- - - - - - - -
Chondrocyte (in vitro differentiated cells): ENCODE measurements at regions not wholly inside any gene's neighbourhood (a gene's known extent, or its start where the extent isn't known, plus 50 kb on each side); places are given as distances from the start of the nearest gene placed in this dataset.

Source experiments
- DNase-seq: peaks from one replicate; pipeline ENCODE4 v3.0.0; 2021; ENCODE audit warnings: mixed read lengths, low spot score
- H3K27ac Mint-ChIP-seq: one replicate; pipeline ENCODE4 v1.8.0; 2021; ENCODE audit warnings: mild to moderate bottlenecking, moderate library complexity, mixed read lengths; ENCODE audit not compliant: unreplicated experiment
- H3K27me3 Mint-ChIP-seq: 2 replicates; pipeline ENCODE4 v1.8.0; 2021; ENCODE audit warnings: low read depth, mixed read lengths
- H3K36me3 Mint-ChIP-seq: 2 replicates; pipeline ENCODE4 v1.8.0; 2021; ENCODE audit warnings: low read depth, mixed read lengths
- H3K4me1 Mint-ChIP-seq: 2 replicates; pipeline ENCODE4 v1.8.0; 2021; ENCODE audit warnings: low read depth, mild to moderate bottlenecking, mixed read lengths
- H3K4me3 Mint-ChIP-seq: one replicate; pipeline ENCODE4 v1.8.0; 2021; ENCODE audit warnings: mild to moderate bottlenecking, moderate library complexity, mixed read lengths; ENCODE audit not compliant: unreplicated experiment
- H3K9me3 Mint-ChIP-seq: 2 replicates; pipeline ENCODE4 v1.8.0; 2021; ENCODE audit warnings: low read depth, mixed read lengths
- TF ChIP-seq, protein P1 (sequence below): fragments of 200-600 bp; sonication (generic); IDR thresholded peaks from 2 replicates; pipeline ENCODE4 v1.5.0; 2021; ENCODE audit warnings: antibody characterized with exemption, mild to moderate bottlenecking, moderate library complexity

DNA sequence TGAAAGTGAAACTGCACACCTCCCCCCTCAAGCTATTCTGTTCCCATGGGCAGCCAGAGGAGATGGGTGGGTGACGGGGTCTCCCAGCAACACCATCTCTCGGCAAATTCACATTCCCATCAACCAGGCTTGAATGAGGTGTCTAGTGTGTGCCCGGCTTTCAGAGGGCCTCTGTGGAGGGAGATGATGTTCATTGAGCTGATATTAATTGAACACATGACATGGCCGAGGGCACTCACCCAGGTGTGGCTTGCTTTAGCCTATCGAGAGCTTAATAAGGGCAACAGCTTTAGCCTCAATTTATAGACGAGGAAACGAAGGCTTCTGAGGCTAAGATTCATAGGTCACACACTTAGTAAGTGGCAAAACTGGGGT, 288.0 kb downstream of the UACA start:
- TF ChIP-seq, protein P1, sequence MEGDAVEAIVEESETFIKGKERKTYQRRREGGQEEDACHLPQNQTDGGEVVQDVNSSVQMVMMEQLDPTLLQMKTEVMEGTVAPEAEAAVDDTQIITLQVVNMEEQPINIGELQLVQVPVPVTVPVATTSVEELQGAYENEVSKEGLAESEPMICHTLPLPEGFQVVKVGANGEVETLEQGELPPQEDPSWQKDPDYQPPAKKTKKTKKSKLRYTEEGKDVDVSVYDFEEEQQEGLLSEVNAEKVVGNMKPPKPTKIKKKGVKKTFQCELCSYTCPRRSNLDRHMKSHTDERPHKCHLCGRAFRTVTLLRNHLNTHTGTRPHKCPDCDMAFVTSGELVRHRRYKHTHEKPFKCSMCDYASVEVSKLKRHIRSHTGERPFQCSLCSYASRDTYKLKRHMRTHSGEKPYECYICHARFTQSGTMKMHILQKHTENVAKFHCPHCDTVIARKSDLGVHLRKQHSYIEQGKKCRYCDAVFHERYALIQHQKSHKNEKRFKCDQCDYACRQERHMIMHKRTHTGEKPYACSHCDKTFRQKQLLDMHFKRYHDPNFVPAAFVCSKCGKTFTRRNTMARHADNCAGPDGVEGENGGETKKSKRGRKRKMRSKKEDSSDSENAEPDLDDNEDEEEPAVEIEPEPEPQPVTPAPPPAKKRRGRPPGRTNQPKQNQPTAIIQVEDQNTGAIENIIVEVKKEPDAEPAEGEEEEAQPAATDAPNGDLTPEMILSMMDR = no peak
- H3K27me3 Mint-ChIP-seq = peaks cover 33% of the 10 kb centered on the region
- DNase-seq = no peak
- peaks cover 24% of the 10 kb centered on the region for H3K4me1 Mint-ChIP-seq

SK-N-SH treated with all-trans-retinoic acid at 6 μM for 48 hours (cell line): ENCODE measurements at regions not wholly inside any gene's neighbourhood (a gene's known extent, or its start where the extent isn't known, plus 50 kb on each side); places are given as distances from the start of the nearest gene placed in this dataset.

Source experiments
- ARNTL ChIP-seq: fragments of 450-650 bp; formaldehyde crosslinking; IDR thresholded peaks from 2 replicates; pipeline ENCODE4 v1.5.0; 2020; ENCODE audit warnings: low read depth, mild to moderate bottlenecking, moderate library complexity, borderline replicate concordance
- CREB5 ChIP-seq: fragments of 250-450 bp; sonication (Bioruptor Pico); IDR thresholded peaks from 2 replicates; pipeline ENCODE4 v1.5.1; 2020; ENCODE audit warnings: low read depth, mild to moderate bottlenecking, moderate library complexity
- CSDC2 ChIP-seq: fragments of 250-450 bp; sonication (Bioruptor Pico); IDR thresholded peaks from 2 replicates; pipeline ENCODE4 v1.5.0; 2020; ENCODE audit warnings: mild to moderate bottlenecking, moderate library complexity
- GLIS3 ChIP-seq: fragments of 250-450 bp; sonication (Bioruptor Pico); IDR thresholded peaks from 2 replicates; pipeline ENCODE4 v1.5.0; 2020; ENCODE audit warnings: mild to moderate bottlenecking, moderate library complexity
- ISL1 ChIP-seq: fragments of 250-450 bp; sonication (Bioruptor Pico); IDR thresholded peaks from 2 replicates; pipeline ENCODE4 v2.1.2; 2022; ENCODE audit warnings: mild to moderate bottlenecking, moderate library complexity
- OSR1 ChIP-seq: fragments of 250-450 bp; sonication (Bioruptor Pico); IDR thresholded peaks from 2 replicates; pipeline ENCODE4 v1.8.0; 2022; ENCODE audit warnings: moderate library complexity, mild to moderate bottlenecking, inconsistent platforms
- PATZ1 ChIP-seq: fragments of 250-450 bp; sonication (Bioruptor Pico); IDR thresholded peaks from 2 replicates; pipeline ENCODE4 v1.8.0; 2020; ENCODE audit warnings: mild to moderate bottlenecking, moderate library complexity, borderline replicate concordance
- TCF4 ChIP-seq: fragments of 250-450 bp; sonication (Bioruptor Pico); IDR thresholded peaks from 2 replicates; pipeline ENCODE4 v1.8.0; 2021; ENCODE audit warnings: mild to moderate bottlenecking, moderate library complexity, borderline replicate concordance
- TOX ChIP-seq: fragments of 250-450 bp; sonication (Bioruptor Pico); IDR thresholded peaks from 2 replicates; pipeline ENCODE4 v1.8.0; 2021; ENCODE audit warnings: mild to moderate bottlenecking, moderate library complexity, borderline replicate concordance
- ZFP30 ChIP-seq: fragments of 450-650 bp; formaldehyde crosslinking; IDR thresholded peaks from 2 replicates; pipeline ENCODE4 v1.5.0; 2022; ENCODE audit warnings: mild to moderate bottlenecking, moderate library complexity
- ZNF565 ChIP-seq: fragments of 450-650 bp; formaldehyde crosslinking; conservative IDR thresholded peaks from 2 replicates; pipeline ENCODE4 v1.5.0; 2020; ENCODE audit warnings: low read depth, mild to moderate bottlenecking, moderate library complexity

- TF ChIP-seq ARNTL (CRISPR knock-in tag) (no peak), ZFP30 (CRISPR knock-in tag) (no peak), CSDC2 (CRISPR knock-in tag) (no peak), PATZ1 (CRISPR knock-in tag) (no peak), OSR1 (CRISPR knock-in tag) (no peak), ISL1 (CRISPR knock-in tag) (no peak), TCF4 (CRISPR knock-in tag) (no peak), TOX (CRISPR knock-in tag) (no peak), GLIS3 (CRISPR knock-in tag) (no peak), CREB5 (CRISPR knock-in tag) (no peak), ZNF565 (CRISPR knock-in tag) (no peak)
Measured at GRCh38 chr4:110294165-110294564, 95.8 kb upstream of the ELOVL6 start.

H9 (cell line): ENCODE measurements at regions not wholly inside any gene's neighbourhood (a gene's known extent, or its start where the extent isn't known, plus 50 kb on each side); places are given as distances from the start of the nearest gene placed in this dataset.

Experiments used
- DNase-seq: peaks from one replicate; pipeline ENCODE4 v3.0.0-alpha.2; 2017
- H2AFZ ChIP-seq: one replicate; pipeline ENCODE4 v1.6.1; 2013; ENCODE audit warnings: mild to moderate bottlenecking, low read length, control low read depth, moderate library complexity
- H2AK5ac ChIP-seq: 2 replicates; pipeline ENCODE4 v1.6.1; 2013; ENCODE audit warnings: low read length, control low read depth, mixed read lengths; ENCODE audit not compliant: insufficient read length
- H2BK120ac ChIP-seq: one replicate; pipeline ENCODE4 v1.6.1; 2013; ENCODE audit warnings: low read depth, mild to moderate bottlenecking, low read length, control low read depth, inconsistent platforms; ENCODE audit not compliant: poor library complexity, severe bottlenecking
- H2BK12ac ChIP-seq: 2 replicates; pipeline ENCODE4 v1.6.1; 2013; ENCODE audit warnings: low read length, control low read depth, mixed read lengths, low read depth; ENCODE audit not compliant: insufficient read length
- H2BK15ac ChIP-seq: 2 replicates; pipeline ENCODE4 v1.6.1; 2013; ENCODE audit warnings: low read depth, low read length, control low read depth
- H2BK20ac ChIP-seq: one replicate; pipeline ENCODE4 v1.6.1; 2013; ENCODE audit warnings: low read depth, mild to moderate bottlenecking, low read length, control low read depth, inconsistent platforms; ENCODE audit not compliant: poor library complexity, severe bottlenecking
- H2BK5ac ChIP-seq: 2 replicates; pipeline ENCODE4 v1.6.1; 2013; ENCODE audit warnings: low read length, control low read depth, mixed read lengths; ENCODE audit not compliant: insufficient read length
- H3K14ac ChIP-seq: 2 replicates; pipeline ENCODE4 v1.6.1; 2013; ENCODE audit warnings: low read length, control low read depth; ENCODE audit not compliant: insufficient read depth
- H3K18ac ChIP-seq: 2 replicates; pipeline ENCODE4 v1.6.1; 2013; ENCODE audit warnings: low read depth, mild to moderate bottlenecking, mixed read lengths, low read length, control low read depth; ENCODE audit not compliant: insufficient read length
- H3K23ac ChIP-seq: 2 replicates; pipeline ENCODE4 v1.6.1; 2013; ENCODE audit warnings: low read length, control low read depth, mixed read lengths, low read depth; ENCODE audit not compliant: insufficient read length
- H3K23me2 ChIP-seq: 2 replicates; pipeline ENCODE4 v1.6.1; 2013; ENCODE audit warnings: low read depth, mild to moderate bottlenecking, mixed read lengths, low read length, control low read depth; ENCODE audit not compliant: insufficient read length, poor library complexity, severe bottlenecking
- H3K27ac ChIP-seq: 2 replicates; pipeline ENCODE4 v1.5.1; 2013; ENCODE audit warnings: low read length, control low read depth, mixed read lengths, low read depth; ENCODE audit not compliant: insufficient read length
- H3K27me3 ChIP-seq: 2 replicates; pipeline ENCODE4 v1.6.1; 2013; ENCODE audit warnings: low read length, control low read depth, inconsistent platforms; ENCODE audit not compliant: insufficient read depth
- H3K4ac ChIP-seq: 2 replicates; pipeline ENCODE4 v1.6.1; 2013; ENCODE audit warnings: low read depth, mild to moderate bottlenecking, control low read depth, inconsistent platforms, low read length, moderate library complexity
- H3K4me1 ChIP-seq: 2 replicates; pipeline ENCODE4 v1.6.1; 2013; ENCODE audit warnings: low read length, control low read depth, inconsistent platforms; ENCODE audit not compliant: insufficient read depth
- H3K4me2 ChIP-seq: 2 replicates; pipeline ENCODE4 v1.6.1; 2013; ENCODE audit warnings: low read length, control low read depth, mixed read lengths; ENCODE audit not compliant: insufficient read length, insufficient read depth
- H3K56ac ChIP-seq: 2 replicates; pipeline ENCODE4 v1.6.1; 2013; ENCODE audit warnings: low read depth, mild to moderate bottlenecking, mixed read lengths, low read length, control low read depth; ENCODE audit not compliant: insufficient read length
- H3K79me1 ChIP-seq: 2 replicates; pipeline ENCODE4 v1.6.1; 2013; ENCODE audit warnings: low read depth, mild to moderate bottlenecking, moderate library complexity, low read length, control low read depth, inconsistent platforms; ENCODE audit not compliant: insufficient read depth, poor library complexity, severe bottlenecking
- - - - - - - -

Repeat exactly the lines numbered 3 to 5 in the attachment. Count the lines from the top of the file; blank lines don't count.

- DNase-seq: peaks from one replicate; pipeline ENCODE4 v3.0.0; 2021; ENCODE audit warnings: mixed read lengths, low spot score
- H3K27ac Mint-ChIP-seq: one replicate; pipeline ENCODE4 v1.8.0; 2021; ENCODE audit warnings: mild to moderate bottlenecking, moderate library complexity, mixed read lengths; ENCODE audit not compliant: unreplicated experiment
- H3K27me3 Mint-ChIP-seq: 2 replicates; pipeline ENCODE4 v1.8.0; 2021; ENCODE audit warnings: low read depth, mixed read lengths